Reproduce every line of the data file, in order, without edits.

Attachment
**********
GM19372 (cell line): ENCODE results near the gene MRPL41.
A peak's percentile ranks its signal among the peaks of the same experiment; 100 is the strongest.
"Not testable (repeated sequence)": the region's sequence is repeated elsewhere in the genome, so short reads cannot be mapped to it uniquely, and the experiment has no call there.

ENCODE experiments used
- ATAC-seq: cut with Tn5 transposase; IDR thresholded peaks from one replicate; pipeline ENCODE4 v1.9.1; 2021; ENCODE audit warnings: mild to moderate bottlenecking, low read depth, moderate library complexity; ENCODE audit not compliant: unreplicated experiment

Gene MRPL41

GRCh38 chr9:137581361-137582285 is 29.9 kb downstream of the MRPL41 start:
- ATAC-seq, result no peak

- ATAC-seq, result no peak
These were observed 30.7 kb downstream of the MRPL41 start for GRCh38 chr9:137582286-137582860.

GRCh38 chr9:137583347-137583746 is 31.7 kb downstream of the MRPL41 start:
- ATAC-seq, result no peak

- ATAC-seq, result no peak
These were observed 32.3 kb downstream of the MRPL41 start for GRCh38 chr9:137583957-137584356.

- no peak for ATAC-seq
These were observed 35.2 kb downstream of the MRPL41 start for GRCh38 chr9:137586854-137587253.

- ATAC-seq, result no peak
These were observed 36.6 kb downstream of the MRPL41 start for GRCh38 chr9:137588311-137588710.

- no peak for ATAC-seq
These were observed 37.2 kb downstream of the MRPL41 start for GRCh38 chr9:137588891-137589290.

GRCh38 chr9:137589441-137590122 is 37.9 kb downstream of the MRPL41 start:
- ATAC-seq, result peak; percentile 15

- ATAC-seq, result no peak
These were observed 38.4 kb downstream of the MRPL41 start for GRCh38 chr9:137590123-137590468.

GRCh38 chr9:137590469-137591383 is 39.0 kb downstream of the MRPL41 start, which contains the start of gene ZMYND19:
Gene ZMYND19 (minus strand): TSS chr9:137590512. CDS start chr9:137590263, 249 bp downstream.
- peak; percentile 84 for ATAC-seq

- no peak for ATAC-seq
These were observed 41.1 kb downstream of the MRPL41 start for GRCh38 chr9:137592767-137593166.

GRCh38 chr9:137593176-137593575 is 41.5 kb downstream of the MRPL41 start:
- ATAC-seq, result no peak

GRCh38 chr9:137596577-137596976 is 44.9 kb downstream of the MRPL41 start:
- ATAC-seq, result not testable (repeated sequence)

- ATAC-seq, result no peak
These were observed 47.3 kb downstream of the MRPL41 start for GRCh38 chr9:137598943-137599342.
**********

GM19372 (cell line): ENCODE results near the gene MRPL41.
A peak's percentile ranks its signal among the peaks of the same experiment; 100 is the strongest.
"Not testable (repeated sequence)": the region's sequence is repeated elsewhere in the genome, so short reads cannot be mapped to it uniquely, and the experiment has no call there.

ENCODE experiments used
- ATAC-seq: cut with Tn5 transposase; IDR thresholded peaks from one replicate; pipeline ENCODE4 v1.9.1; 2021; ENCODE audit warnings: mild to moderate bottlenecking, low read depth, moderate library complexity; ENCODE audit not compliant: unreplicated experiment

Gene MRPL41

GRCh38 chr9:137581361-137582285 is 29.9 kb downstream of the MRPL41 start:
- ATAC-seq, result no peak

- ATAC-seq, result no peak
These were observed 30.7 kb downstream of the MRPL41 start for GRCh38 chr9:137582286-137582860.

GRCh38 chr9:137583347-137583746 is 31.7 kb downstream of the MRPL41 start:
- ATAC-seq, result no peak

- ATAC-seq, result no peak
These were observed 32.3 kb downstream of the MRPL41 start for GRCh38 chr9:137583957-137584356.

- no peak for ATAC-seq
These were observed 35.2 kb downstream of the MRPL41 start for GRCh38 chr9:137586854-137587253.

- ATAC-seq, result no peak
These were observed 36.6 kb downstream of the MRPL41 start for GRCh38 chr9:137588311-137588710.

- no peak for ATAC-seq
These were observed 37.2 kb downstream of the MRPL41 start for GRCh38 chr9:137588891-137589290.

GRCh38 chr9:137589441-137590122 is 37.9 kb downstream of the MRPL41 start:
- ATAC-seq, result peak; percentile 15

- ATAC-seq, result no peak
These were observed 38.4 kb downstream of the MRPL41 start for GRCh38 chr9:137590123-137590468.

GRCh38 chr9:137590469-137591383 is 39.0 kb downstream of the MRPL41 start, which contains the start of gene ZMYND19:
Gene ZMYND19 (minus strand): TSS chr9:137590512. CDS start chr9:137590263, 249 bp downstream.
- peak; percentile 84 for ATAC-seq

- no peak for ATAC-seq
These were observed 41.1 kb downstream of the MRPL41 start for GRCh38 chr9:137592767-137593166.

GRCh38 chr9:137593176-137593575 is 41.5 kb downstream of the MRPL41 start:
- ATAC-seq, result no peak

GRCh38 chr9:137596577-137596976 is 44.9 kb downstream of the MRPL41 start:
- ATAC-seq, result not testable (repeated sequence)

- ATAC-seq, result no peak
These were observed 47.3 kb downstream of the MRPL41 start for GRCh38 chr9:137598943-137599342.